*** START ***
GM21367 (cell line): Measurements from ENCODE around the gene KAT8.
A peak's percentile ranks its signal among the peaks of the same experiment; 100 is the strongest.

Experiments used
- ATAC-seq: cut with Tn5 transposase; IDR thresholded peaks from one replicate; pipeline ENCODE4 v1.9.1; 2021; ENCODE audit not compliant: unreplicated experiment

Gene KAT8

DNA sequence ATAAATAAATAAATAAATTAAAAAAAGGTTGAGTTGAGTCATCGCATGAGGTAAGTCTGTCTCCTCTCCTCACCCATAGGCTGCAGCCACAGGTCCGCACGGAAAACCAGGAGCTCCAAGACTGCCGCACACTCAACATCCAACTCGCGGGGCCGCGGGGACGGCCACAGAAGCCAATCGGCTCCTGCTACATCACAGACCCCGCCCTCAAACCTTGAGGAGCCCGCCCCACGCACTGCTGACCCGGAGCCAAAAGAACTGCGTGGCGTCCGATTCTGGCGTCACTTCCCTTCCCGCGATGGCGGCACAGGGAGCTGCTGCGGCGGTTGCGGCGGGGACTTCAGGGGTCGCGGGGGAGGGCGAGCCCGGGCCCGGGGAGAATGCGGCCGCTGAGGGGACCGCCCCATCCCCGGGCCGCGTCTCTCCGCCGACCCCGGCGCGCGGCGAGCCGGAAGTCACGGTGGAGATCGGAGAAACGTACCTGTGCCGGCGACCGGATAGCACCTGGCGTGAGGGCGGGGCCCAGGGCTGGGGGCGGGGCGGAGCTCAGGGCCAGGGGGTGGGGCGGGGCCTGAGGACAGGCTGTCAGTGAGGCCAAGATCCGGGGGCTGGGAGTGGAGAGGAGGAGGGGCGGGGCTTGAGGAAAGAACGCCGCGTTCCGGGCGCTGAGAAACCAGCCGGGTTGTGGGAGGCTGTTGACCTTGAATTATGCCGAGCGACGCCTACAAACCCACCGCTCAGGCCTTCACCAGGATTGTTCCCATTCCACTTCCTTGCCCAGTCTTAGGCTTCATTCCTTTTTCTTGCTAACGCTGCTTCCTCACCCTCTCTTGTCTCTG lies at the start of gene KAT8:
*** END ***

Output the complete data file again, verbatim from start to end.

GM21367 (cell line): Measurements from ENCODE around the gene KAT8.
A peak's percentile ranks its signal among the peaks of the same experiment; 100 is the strongest.

Experiments used
- ATAC-seq: cut with Tn5 transposase; IDR thresholded peaks from one replicate; pipeline ENCODE4 v1.9.1; 2021; ENCODE audit not compliant: unreplicated experiment

Gene KAT8

DNA sequence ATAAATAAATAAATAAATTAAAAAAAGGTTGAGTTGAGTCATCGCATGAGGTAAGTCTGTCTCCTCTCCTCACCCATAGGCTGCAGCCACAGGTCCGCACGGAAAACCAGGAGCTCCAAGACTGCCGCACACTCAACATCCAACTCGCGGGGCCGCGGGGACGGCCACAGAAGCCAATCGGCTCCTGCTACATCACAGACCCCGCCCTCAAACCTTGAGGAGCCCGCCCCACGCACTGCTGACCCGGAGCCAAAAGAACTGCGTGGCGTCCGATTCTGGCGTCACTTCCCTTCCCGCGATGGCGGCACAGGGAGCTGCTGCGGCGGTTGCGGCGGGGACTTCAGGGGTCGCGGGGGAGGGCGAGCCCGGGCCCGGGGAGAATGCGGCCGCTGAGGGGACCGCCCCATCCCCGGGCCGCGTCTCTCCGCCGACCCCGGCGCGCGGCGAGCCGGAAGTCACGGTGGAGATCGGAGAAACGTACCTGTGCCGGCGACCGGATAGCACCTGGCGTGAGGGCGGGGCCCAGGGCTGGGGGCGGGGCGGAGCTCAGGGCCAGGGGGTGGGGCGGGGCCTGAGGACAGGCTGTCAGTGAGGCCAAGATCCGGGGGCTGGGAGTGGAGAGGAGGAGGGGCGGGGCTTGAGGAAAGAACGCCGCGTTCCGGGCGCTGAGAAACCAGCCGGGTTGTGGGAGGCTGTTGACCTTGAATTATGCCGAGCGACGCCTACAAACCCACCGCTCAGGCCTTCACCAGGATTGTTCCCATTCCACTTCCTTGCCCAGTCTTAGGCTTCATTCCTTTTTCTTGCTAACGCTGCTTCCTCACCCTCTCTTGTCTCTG lies at the start of gene KAT8: